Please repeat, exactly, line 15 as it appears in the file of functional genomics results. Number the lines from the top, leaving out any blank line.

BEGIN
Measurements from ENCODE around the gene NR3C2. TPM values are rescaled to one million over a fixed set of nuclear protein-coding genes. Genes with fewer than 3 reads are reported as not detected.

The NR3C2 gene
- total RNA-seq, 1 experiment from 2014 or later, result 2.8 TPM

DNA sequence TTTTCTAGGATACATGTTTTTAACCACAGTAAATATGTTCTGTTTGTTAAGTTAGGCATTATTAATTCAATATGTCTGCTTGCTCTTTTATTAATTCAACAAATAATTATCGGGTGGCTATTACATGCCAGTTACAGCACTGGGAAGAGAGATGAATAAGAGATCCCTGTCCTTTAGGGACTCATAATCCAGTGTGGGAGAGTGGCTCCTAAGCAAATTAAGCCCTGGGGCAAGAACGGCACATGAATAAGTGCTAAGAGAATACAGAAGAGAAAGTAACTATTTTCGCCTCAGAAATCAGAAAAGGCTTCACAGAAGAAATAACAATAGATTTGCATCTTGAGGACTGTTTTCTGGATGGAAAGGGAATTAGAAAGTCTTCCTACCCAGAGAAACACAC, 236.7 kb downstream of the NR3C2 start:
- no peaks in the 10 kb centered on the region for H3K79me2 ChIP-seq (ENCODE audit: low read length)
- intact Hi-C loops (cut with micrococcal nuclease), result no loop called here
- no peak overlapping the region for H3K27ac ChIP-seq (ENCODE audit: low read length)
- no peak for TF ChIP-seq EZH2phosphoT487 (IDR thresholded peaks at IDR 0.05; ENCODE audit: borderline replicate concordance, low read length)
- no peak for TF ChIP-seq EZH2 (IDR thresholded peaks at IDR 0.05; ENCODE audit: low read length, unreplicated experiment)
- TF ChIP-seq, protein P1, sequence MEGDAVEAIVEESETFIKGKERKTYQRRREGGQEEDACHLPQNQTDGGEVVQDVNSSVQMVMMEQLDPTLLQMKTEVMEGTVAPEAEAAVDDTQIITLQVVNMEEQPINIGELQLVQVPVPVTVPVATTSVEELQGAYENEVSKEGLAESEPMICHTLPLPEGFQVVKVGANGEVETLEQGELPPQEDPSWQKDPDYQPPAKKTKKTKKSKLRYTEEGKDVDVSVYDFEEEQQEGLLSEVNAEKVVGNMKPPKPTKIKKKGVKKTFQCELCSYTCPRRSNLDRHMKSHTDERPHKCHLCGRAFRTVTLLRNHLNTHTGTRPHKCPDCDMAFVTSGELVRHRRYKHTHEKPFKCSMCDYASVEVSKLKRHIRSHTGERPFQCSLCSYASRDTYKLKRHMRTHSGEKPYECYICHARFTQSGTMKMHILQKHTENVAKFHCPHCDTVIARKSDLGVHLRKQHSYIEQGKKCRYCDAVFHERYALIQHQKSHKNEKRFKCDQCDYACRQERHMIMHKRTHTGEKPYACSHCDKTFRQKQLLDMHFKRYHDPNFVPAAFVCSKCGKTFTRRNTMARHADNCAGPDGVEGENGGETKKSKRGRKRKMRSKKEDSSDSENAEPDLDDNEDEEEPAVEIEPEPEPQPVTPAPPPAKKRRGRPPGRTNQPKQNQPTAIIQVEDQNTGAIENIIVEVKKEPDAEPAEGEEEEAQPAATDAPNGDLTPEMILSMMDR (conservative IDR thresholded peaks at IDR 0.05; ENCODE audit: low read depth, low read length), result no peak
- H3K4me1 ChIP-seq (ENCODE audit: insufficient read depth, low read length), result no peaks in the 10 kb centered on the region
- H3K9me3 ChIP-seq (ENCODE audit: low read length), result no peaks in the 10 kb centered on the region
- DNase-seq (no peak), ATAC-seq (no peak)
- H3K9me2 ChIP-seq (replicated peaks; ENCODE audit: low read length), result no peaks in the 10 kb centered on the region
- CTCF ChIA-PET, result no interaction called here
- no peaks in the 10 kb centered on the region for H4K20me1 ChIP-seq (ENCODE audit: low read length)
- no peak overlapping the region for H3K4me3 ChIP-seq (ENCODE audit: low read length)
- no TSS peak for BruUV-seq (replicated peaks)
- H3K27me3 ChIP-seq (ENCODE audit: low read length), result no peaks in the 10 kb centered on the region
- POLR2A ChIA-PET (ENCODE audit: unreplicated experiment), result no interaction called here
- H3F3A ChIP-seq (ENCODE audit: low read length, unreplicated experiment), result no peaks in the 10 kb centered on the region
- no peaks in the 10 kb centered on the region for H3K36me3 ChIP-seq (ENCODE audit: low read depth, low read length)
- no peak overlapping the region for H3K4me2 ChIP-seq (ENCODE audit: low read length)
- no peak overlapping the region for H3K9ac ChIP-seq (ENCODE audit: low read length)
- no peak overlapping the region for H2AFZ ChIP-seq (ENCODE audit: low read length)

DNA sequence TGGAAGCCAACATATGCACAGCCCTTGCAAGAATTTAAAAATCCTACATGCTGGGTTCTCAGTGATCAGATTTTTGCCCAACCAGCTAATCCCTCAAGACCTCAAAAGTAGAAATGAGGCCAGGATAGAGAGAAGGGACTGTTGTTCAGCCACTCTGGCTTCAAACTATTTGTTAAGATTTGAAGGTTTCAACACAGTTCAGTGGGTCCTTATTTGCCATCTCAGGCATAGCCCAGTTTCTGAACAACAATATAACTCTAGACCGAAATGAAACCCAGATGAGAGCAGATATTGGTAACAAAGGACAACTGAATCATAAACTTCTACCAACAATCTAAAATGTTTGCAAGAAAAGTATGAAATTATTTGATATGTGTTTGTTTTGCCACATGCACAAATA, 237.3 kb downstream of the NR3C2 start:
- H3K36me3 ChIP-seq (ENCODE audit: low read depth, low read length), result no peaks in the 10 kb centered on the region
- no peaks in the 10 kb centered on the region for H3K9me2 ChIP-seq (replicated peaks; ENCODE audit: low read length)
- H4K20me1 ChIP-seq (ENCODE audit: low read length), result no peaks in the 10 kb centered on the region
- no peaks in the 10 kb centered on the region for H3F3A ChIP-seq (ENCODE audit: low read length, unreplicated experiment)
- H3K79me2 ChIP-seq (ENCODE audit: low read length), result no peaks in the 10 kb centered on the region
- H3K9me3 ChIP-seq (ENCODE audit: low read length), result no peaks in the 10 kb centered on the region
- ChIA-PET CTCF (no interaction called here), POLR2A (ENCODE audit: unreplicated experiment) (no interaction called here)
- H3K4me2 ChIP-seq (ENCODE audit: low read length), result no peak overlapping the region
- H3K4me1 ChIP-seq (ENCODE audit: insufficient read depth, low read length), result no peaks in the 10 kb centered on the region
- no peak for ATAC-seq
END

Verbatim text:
- CTCF ChIA-PET, result no interaction called here